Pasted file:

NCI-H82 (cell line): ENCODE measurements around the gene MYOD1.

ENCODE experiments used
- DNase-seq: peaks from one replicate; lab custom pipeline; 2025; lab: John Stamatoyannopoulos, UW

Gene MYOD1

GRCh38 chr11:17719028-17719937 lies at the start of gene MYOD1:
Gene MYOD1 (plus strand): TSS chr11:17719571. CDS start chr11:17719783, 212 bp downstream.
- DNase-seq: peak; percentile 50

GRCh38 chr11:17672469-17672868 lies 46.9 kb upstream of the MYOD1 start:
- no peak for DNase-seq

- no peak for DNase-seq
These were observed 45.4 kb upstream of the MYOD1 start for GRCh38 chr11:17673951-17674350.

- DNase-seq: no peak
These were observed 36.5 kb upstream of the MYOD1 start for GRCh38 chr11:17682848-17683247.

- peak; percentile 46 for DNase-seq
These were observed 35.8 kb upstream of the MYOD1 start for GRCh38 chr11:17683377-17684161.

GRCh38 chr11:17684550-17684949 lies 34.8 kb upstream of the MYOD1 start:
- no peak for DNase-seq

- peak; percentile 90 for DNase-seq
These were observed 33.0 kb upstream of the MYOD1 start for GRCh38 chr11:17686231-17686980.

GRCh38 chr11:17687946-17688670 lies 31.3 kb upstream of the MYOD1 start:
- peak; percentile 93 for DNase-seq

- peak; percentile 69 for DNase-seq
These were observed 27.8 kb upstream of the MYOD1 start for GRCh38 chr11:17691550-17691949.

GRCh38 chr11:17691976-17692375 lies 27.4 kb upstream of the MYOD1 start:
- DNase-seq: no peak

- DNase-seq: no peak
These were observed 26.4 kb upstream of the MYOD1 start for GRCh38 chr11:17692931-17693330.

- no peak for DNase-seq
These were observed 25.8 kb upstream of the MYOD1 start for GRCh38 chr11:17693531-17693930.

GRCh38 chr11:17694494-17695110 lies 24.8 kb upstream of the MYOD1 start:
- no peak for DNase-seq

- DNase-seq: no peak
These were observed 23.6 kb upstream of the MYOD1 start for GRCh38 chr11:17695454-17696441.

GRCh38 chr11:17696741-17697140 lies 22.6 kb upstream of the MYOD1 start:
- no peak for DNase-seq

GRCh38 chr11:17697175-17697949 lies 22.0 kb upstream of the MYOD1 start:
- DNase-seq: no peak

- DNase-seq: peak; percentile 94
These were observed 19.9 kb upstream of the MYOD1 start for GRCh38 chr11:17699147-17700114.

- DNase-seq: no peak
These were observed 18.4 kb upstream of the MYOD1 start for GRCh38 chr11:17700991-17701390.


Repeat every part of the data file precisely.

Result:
NCI-H82 (cell line): ENCODE measurements around the gene MYOD1.

ENCODE experiments used
- DNase-seq: peaks from one replicate; lab custom pipeline; 2025; lab: John Stamatoyannopoulos, UW

Gene MYOD1

GRCh38 chr11:17719028-17719937 lies at the start of gene MYOD1:
Gene MYOD1 (plus strand): TSS chr11:17719571. CDS start chr11:17719783, 212 bp downstream.
- DNase-seq: peak; percentile 50

GRCh38 chr11:17672469-17672868 lies 46.9 kb upstream of the MYOD1 start:
- no peak for DNase-seq

- no peak for DNase-seq
These were observed 45.4 kb upstream of the MYOD1 start for GRCh38 chr11:17673951-17674350.

- DNase-seq: no peak
These were observed 36.5 kb upstream of the MYOD1 start for GRCh38 chr11:17682848-17683247.

- peak; percentile 46 for DNase-seq
These were observed 35.8 kb upstream of the MYOD1 start for GRCh38 chr11:17683377-17684161.

GRCh38 chr11:17684550-17684949 lies 34.8 kb upstream of the MYOD1 start:
- no peak for DNase-seq

- peak; percentile 90 for DNase-seq
These were observed 33.0 kb upstream of the MYOD1 start for GRCh38 chr11:17686231-17686980.

GRCh38 chr11:17687946-17688670 lies 31.3 kb upstream of the MYOD1 start:
- peak; percentile 93 for DNase-seq

- peak; percentile 69 for DNase-seq
These were observed 27.8 kb upstream of the MYOD1 start for GRCh38 chr11:17691550-17691949.

GRCh38 chr11:17691976-17692375 lies 27.4 kb upstream of the MYOD1 start:
- DNase-seq: no peak

- DNase-seq: no peak
These were observed 26.4 kb upstream of the MYOD1 start for GRCh38 chr11:17692931-17693330.

- no peak for DNase-seq
These were observed 25.8 kb upstream of the MYOD1 start for GRCh38 chr11:17693531-17693930.

GRCh38 chr11:17694494-17695110 lies 24.8 kb upstream of the MYOD1 start:
- no peak for DNase-seq

- DNase-seq: no peak
These were observed 23.6 kb upstream of the MYOD1 start for GRCh38 chr11:17695454-17696441.

GRCh38 chr11:17696741-17697140 lies 22.6 kb upstream of the MYOD1 start:
- no peak for DNase-seq

GRCh38 chr11:17697175-17697949 lies 22.0 kb upstream of the MYOD1 start:
- DNase-seq: no peak

- DNase-seq: peak; percentile 94
These were observed 19.9 kb upstream of the MYOD1 start for GRCh38 chr11:17699147-17700114.

- DNase-seq: no peak
These were observed 18.4 kb upstream of the MYOD1 start for GRCh38 chr11:17700991-17701390.